THE permanent footprints worn in the wood of the pews are the only evidence that at one time more than 300 sisters lived at Wantage’s Victorian convent.

Today, there are just 14 women wandering the echoing corridors at the Anglican Community of St Mary the Virgin.

The sisters are already hunting for a new, smaller home, more suited to their needs.

But they are also trying to interest more people in their way of life, and one of their tactics is inviting people to come and live alongside them.

So-called alongsiders would be asked to live much the same life as the sisters – which, it turns out, is mostly silent.

Five sets of daily prayers begin at 7am, then breakfast is followed by Terce at 8.15am, Sext at 12.30am, Vespers at 5pm and Compline at 8.15pm.

And that does not include the daily Eucharist at 10am.

Alongsiders would be expected to take on some of the daily tasks at the community – helping maintain and catalogue books in the library; gardening in their grounds; preparing for chapel services, sewing, mending and other crafts.

Meals are held in silence, but sisters usually meet up for a cup of tea and a chat afterwards, before returning to the silent devotion of work.

Sister Elizabeth Jane, who has been with the community for 22 years, said: “It might be someone who is between jobs or between courses and wondering what their next step will be and needing time and space to explore that.

“The sisters value consistency and commitment, which one doesn’t always find in modern society.

“Moving house, changing your partner or changing job – there doesn’t seem to be any time for reflection, or criticism of people applying for a job if they have only been at the last job for two years.

“The monastic tradition really focuses on stability and commitment of a balanced life, and I think people are looking for some of those things.

“One finds that somewhere like here, one can plumb the depths of silence and prayer and being reflective, then take that around to the world outside.

“It is about trying to integrate the two lives. We do read newspapers and listen to the news.”

The sisters say the scheme is not a recruitment drive, but on the other hand they are always looking for new permanent members for the community.

Anyone interested in being an alongsider would be asked to spend a weekend first with a view to spending up to six months or maybe longer.

Sister Stella added: “Women whose families have grown up can often discover something that has been dormant but it could also be younger people wondering about how they might commit their lives to God.

“I would be looking for maturity although I’m not opposed to a healthy dose of eccentricity.”

In return for their commitment, alongsiders would be able to plumb the depths of their own soul, seeking insights on the meaning of their life.

Sister Stella added: “It’s not about coming to have a holiday, it is about a commitment to community.”

Alongsiders would be asked for a contribution towards their keep.

To find out more email Sister Stella on


Oxford Mail:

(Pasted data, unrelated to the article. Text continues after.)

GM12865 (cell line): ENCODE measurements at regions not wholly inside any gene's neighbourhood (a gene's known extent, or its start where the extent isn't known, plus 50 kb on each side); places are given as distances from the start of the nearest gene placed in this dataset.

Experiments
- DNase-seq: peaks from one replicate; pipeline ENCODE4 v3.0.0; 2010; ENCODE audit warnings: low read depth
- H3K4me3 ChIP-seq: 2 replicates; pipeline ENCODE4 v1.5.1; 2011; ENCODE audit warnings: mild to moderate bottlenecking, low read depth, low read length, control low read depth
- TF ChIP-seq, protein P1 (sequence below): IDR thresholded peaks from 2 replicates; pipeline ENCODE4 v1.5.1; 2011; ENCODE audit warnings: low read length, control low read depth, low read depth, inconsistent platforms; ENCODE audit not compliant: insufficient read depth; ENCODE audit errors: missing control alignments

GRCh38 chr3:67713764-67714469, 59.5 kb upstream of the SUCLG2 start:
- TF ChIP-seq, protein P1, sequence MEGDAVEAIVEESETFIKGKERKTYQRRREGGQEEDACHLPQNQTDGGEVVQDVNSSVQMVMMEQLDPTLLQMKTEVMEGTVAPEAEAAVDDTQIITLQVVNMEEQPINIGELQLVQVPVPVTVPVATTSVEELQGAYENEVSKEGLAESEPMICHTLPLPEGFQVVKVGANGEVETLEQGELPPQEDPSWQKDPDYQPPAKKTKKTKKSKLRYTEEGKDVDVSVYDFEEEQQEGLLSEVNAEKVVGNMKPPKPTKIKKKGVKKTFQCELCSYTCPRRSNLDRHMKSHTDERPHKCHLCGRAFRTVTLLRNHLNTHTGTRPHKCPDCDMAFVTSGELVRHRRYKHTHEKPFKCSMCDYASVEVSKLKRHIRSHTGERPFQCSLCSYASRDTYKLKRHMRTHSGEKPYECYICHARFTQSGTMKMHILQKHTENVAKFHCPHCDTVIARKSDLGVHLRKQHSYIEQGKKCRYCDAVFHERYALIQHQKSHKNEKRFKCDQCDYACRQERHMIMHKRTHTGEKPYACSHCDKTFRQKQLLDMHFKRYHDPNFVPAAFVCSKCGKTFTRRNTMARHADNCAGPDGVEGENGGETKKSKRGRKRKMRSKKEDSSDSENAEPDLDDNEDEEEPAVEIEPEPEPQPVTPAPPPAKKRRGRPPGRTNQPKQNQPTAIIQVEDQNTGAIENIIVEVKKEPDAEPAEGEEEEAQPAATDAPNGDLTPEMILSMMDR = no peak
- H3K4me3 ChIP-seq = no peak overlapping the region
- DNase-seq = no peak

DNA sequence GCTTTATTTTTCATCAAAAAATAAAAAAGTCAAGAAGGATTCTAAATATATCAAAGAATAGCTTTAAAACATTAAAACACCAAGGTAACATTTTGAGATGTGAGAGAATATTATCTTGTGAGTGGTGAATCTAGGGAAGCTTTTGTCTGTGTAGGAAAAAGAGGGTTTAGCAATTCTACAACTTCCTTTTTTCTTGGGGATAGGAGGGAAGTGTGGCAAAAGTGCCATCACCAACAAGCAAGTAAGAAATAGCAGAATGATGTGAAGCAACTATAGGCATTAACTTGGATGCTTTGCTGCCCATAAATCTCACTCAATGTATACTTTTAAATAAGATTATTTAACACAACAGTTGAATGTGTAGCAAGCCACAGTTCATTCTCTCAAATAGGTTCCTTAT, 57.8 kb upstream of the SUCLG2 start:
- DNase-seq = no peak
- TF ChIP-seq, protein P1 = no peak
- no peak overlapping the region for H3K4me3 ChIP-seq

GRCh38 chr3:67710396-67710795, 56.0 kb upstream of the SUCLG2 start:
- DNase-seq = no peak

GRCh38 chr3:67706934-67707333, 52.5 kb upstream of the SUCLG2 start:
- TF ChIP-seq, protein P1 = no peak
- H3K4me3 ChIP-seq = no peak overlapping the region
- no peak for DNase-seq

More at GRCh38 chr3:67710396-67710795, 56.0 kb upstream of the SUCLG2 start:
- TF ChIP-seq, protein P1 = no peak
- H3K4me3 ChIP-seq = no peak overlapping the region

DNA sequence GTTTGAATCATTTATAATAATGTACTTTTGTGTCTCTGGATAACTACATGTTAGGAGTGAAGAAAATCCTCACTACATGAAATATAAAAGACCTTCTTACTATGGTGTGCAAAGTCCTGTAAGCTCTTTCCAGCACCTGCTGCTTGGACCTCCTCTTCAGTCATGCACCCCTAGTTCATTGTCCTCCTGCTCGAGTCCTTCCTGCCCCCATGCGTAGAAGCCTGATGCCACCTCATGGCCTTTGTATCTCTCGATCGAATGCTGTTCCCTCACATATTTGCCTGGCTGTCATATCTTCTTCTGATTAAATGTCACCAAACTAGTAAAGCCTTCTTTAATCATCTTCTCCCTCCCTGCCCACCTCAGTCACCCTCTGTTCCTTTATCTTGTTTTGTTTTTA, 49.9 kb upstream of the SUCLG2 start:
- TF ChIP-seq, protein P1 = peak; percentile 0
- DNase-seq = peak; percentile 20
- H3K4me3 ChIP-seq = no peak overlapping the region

• Prayer: The view inside St Mary’s Chapel

The community of St Mary the Virgin was founded in 1848 by Wantage vicar and philanthropist William John Butler.

It sprang out of the so-called Oxford Movement of the mid-19th century, which sought to revive religious communities, and also gave birth to All Saints in Cowley.

At first, Mr Butler housed four sisters in a little house in Newbury Street, Wantage, but then bought farmland in Denchworth Road to build a convent in the 1850s.

The residents of the community are called sisters, not nuns, because nuns technically live in an enclosed community, shut off from the outside world.

The community went on to found St Mary’s School, Wantage, which closed shortly before the year 2000, St Helen and St Katharine School, Abingdon, which now runs independently, and mission schools in India and South Africa.

They founded homes for mentally and physically-challenged and a home for women with alcohol problems in Surrey.

In the early 20th century the community had a population of about 400, but that began to decline alongside the number of practising Christians in the country.

Until just two years ago, the sisters also ran a mission house in a busy street in a deprived area of Smethwick, just outside Birmingham.

The community is now a registered charity, relying entirely on donations to keep going.


Oxford Mail:

  • A place for contemplation: Sister Stella has lived St Mary’s Convent in Wantage since 1979 

For Sister Stella, St Mary’s offers a place to find peace.

She said: “For me, the environment we create in the property offers a place people will come and find restful, simple ease, but increasingly the whole aspect of prayer and contemplation is out there.

“When we had a house in Smethwick, Muslims would stop us in the street and ask us for prayers.

“There is something about humanity that is to do with contradictions. There are aspects of myself I deny or want to have under the carpet, and can judge in someone else, but if I can bring together this stuff that is in control then I think something quite interesting and resourceful can emerge.

“I think in the community there is a trust about how we live our life.There is not a lot of finger-wagging going on and we’re not expected to be identical.”

The sisters have three weeks’ holiday a year where they have to only say two of their five daily offices.

The convent also employs about a dozen lay staff, all part-time.